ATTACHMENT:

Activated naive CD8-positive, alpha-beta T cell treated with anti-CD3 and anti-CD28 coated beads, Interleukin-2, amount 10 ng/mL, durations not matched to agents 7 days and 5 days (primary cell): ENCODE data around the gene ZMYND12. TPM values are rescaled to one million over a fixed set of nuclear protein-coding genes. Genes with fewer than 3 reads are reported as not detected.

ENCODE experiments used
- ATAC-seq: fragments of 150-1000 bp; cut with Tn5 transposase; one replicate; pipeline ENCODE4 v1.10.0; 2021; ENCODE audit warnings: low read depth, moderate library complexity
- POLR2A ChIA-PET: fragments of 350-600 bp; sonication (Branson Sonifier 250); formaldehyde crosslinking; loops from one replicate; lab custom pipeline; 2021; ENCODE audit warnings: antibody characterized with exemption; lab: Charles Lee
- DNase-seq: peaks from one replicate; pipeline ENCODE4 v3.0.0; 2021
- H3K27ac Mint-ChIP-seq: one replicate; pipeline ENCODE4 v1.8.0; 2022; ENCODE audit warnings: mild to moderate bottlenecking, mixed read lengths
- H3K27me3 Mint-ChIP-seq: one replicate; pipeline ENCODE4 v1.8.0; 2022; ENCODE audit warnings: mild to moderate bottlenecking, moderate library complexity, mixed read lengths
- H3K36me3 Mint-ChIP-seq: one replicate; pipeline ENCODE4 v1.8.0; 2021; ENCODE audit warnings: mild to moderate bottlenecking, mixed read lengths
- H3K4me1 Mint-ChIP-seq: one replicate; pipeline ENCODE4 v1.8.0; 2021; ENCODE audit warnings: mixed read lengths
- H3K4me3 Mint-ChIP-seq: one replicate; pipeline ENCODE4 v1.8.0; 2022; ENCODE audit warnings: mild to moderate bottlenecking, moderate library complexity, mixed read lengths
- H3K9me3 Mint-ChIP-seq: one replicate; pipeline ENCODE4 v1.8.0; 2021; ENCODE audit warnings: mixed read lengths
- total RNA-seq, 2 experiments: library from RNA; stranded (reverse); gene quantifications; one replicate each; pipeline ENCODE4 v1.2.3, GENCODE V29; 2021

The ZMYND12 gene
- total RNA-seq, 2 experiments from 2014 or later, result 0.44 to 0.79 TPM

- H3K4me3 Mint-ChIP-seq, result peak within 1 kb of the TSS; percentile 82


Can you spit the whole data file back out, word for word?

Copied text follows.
Activated naive CD8-positive, alpha-beta T cell treated with anti-CD3 and anti-CD28 coated beads, Interleukin-2, amount 10 ng/mL, durations not matched to agents 7 days and 5 days (primary cell): ENCODE data around the gene ZMYND12. TPM values are rescaled to one million over a fixed set of nuclear protein-coding genes. Genes with fewer than 3 reads are reported as not detected.

ENCODE experiments used
- ATAC-seq: fragments of 150-1000 bp; cut with Tn5 transposase; one replicate; pipeline ENCODE4 v1.10.0; 2021; ENCODE audit warnings: low read depth, moderate library complexity
- POLR2A ChIA-PET: fragments of 350-600 bp; sonication (Branson Sonifier 250); formaldehyde crosslinking; loops from one replicate; lab custom pipeline; 2021; ENCODE audit warnings: antibody characterized with exemption; lab: Charles Lee
- DNase-seq: peaks from one replicate; pipeline ENCODE4 v3.0.0; 2021
- H3K27ac Mint-ChIP-seq: one replicate; pipeline ENCODE4 v1.8.0; 2022; ENCODE audit warnings: mild to moderate bottlenecking, mixed read lengths
- H3K27me3 Mint-ChIP-seq: one replicate; pipeline ENCODE4 v1.8.0; 2022; ENCODE audit warnings: mild to moderate bottlenecking, moderate library complexity, mixed read lengths
- H3K36me3 Mint-ChIP-seq: one replicate; pipeline ENCODE4 v1.8.0; 2021; ENCODE audit warnings: mild to moderate bottlenecking, mixed read lengths
- H3K4me1 Mint-ChIP-seq: one replicate; pipeline ENCODE4 v1.8.0; 2021; ENCODE audit warnings: mixed read lengths
- H3K4me3 Mint-ChIP-seq: one replicate; pipeline ENCODE4 v1.8.0; 2022; ENCODE audit warnings: mild to moderate bottlenecking, moderate library complexity, mixed read lengths
- H3K9me3 Mint-ChIP-seq: one replicate; pipeline ENCODE4 v1.8.0; 2021; ENCODE audit warnings: mixed read lengths
- total RNA-seq, 2 experiments: library from RNA; stranded (reverse); gene quantifications; one replicate each; pipeline ENCODE4 v1.2.3, GENCODE V29; 2021

The ZMYND12 gene
- total RNA-seq, 2 experiments from 2014 or later, result 0.44 to 0.79 TPM

- H3K4me3 Mint-ChIP-seq, result peak within 1 kb of the TSS; percentile 82